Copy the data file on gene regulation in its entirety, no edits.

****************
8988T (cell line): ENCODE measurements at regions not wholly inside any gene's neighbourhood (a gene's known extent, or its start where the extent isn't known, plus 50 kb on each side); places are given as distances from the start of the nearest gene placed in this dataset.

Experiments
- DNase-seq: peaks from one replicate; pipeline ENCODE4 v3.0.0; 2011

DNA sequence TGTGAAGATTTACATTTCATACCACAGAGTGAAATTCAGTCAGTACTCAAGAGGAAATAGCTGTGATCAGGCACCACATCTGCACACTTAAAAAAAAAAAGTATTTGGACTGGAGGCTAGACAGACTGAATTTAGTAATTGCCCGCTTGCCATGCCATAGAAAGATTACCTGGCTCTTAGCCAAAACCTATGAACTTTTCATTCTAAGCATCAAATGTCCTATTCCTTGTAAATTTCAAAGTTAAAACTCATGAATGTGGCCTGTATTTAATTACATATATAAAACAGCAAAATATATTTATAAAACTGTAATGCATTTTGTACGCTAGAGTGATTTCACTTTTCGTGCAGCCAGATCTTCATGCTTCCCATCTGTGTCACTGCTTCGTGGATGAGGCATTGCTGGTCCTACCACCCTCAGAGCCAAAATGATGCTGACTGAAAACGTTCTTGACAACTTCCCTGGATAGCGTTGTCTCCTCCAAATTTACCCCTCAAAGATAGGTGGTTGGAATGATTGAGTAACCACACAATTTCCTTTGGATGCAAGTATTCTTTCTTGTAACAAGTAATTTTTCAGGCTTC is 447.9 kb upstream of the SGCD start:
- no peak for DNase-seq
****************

8988T (cell line): ENCODE measurements at regions not wholly inside any gene's neighbourhood (a gene's known extent, or its start where the extent isn't known, plus 50 kb on each side); places are given as distances from the start of the nearest gene placed in this dataset.

Experiments
- DNase-seq: peaks from one replicate; pipeline ENCODE4 v3.0.0; 2011

DNA sequence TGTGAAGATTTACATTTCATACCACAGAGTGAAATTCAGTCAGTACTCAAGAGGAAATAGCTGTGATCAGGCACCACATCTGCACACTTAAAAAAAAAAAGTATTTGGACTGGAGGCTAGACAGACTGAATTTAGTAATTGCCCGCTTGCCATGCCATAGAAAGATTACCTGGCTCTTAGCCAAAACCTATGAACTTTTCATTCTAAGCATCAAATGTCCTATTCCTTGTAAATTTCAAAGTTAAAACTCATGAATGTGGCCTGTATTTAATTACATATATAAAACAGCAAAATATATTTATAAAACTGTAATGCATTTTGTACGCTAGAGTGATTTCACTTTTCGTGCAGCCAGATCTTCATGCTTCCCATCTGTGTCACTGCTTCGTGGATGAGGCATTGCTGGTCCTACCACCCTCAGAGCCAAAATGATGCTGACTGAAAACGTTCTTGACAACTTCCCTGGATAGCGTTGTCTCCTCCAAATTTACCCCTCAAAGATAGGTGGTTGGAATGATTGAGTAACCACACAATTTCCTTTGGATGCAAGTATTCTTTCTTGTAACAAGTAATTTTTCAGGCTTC is 447.9 kb upstream of the SGCD start:
- no peak for DNase-seq